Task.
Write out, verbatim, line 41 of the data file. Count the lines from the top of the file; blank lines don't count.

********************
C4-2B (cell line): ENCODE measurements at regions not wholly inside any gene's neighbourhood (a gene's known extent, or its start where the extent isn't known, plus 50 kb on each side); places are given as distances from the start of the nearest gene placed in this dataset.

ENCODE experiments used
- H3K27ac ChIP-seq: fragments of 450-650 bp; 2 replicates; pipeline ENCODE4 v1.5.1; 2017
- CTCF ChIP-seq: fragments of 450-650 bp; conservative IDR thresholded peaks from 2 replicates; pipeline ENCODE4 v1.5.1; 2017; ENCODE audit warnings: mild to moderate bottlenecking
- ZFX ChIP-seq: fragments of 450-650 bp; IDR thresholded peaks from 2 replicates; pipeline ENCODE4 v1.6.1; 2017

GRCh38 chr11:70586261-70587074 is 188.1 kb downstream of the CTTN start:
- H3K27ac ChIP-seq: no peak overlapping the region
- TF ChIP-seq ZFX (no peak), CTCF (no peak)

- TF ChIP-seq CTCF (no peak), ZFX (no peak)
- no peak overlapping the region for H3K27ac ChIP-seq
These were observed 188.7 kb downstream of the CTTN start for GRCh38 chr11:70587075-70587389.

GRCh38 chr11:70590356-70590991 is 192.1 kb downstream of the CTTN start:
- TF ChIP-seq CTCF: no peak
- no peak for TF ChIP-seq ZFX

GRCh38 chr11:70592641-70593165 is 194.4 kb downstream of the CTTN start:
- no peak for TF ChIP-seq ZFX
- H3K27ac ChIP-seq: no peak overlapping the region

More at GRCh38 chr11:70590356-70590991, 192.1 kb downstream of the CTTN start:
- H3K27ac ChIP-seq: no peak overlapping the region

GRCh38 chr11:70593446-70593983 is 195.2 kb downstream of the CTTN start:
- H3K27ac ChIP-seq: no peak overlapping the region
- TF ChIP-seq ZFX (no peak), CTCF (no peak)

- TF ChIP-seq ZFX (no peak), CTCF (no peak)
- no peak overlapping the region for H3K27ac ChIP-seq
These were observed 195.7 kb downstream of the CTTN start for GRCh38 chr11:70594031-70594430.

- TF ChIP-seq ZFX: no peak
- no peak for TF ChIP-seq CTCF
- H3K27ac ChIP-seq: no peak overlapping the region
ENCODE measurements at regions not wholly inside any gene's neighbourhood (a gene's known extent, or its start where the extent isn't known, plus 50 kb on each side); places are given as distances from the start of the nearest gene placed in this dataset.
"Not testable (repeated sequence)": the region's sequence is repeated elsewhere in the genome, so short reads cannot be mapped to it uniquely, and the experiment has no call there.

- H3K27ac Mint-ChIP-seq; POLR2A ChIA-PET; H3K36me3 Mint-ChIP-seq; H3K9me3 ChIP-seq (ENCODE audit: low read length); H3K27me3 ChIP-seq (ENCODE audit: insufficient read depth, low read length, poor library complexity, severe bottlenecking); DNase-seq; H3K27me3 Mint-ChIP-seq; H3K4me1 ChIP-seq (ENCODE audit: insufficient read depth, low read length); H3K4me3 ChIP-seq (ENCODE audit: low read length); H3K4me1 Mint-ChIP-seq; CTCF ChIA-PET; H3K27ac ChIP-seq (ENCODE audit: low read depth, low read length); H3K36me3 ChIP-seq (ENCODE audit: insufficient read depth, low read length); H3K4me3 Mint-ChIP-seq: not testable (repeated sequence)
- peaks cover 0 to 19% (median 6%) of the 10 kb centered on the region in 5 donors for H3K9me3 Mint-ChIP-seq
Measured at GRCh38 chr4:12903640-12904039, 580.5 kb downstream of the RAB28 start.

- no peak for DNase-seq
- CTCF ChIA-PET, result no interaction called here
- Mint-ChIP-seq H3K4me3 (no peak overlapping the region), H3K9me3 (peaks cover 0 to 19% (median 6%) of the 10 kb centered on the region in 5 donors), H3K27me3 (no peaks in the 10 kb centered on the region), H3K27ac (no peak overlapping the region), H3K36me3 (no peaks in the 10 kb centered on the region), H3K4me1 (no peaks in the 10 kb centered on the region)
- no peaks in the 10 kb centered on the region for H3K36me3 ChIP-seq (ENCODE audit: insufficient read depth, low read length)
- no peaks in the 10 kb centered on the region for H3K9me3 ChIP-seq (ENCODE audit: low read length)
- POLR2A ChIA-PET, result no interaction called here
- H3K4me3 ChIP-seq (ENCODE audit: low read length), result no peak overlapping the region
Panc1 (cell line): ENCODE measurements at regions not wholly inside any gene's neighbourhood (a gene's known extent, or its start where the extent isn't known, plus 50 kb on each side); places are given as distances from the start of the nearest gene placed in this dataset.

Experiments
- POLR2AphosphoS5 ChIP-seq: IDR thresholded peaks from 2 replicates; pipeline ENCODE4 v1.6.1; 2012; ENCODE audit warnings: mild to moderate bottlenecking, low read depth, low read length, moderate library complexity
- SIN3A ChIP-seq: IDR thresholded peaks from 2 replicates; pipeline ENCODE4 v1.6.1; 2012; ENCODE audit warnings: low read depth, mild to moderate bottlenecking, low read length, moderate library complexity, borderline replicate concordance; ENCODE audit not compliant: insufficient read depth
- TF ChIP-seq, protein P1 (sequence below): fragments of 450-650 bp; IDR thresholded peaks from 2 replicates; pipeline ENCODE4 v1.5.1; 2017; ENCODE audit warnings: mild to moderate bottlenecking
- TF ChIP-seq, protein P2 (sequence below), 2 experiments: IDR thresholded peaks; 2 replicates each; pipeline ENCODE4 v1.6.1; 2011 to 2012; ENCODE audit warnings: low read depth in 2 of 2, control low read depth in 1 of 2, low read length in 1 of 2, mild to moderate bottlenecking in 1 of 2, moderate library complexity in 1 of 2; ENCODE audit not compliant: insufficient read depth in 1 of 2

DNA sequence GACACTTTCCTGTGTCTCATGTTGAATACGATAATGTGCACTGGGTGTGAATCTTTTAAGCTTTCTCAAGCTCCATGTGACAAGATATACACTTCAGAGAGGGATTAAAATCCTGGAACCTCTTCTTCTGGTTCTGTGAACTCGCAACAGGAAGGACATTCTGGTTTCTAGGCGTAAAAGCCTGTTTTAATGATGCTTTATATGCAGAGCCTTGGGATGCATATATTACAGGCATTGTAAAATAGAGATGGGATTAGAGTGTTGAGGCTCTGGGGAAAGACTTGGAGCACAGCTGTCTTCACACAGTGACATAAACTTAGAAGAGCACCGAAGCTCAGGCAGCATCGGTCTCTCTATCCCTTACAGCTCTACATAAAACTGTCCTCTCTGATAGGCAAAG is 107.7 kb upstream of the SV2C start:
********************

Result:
Panc1 (cell line): ENCODE measurements at regions not wholly inside any gene's neighbourhood (a gene's known extent, or its start where the extent isn't known, plus 50 kb on each side); places are given as distances from the start of the nearest gene placed in this dataset.